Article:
Back to the GUI. We can now browse to find the Vob or List file you want to encode from by pressing (E).

    Finally we choose the output location and filename by clicking (F).



    The GUI has an option to load in and save encoding settings - called 'profiles. Many of you will probably be happy to just download a profile and use it. For this purpose I have added a link for you to download them here:

    Popular Profiles

    And here is how you'd load a profile:

    Click on the Profiles icon (G) and up pops some pre-made and tested setting for Divx Choose the profile that you want to use i.e. NTSC or PAL; Anamorphic for Wide Screen 16:9 ratio or 4:3 for Normal TV screen ratio etc., then press Load Profile.

    But I never use profiles and I don't think you need to either. Throughout my guides I have shown you how to configure everything yourselves. The final few settings on Mpeg2avi are no more difficult than anything else, and other peoples profiles do not always give the best settings for your movie anyway.



    This section lets you say how you want the movie resized or cropped. Instead of explaining this here, I have done so in much greater detail in the article "Resizing the Video in Mpeg2avi".


    BITS 'n' BOBS

    This bit below has some pre-defined crop and resizing settings. Just click on them and see what you think - I don't use them.

    The box below just tells you which profile you are using.

    The command line section below just displays what commands the GUI is sending to Mpeg2avi.

    Most of the options below are cosmetic and useless for anything but making the GUI look nice. The Calculator is ok, but confusing so I use another. The Bold text option just turns text bold. You can change the GUI Colours or use a background Picture. The Picture option lets you choose a background picture for the GUI. And the Help doesn't help at all yet =).

    The "open VOB bitstream at LBA" option won't be needed unless there is lots of green or pink garbage at the start of your Vob file. Choosing a new Logical Block Address (LBA) basically jumps 2048 bytes forward to allows you to skip by the garbage. If Mpeg2avi cannot find a system header it will automatically scan to the next LBA until one is found.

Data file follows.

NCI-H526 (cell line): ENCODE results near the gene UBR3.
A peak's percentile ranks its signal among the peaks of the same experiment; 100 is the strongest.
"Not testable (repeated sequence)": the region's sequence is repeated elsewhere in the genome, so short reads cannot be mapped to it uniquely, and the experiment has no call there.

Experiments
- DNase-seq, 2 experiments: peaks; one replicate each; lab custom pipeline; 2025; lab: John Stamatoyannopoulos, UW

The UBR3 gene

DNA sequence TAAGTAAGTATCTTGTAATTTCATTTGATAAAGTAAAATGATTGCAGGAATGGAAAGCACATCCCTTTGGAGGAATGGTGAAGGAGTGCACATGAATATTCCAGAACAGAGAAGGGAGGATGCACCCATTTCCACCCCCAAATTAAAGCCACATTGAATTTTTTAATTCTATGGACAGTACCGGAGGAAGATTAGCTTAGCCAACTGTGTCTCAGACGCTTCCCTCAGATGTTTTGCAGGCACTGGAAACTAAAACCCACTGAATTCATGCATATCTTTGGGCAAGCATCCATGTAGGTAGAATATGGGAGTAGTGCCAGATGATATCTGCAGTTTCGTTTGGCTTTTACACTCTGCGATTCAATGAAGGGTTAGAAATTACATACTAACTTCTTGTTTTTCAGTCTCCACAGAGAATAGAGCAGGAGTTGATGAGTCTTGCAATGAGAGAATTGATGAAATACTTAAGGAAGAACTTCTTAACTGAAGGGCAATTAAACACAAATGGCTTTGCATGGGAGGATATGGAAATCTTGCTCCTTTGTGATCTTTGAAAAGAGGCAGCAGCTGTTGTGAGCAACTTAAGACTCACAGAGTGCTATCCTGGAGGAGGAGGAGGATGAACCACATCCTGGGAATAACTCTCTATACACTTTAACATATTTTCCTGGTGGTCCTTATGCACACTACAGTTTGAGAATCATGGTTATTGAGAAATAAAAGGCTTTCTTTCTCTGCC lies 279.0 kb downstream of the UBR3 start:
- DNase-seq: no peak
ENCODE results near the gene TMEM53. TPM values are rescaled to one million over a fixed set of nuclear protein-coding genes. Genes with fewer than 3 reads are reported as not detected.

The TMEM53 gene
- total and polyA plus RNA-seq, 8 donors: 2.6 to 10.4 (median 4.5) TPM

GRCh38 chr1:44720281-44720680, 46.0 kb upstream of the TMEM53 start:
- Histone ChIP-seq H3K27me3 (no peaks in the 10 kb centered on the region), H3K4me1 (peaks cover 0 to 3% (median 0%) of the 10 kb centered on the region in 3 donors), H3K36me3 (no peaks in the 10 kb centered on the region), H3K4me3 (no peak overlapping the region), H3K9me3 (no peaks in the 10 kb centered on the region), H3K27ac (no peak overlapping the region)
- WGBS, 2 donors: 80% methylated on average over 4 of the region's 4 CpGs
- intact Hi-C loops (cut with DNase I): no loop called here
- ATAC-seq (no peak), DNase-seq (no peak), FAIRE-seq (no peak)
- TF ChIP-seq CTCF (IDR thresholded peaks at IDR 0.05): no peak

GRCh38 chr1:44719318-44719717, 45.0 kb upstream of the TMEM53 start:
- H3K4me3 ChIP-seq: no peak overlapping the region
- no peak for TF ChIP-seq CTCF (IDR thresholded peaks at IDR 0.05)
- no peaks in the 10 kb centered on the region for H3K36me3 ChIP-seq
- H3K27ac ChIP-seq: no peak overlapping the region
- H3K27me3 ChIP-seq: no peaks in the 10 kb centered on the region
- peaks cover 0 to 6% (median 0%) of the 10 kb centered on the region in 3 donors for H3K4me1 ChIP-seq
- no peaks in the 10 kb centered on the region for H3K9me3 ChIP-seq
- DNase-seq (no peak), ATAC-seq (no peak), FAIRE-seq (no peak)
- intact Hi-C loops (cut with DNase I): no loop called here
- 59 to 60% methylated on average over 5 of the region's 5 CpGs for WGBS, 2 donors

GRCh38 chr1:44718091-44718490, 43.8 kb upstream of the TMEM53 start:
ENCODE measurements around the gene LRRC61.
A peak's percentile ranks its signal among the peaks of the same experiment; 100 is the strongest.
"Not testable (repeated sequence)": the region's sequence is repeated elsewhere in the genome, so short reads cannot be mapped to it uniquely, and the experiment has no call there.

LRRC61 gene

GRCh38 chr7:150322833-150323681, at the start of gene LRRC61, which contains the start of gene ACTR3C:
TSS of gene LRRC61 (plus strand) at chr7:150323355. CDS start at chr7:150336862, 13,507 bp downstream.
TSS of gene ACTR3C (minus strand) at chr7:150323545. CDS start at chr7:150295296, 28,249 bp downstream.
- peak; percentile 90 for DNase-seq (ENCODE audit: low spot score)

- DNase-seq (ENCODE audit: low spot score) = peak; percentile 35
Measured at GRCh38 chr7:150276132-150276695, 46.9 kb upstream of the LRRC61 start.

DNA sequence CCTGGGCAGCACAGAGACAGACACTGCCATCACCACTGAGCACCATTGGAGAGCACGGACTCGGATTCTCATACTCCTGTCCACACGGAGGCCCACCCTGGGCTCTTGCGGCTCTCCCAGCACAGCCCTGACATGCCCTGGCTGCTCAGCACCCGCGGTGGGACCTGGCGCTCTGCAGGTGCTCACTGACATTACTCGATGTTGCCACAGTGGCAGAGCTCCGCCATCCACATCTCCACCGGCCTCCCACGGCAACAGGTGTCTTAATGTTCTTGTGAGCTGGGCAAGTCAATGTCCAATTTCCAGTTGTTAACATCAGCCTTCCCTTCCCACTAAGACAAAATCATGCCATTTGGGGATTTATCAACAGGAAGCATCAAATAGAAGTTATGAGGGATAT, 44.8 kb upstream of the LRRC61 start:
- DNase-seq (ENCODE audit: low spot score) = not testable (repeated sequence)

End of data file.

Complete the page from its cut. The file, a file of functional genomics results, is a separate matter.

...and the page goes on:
Below the LBA option is the Frames Range option. This will allow you skip to a frame in the movie. To do this put the frame number in the 'Start' box. (25 frames make 1 second for PAL and 23.976 or 29.970 make 1 second for NTSC). Putting a number in the 'End' box tells Mpeg2avi what frame to stop encoding.



    Set the framerate you wish to encode your movie with. PAL will almost always use - f2 25.000 fps except some DVD specials. NTSC will use either -f5 23.976 or -f6 29.970 or even -f3 24.000 fps depending on the movie; but most of the time, I am told, it will be -f5 23.976 fps for NTSC.



    This option is designed to handle interlace problems. For a detailed explanation of this problem read my article: "Video Formats: NTSC & PAL / Telecine". Most PAL DVDs don't have interlace problems except in the specials section. So far I haven't managed to solve this interlace problem. The Mpeg2avi ivtc text files recomends using the -s4 setting to telecine NTSC movies, so try that and see what happens. If thats no good you'll have to Flask Mpeg the movie. If you don't have interlace problems at all just turn this option OFF.



    Because Mpeg2avi is designed to output to all kinds of codec's it allows options to tell it what format to give them. For Divx it should always be -o8 YV12.



    Just choose Hi Quality.



    Inverse Discrete Cosine Transform (iDCT) determines the accuracy of how certain aspects of an mpeg file are converted back into its original image. Since we are going to recompress and probably shrink the Divx anyway, it is probably the best compromise between speed and image quality to use -r2 (16-bit MMX Chen iDCT). Anything else is overkill and in fact this is the most bug free option anyway.



    Finally press the Create my AVI button!

    A window like the one below will appear and the movie will encode.

    That's it! =) The next step is to extract the audio from the DVD and multiplex to your DivX.

    Duplication of links or content is strictly prohibited. (C) NICKY PAGE 2000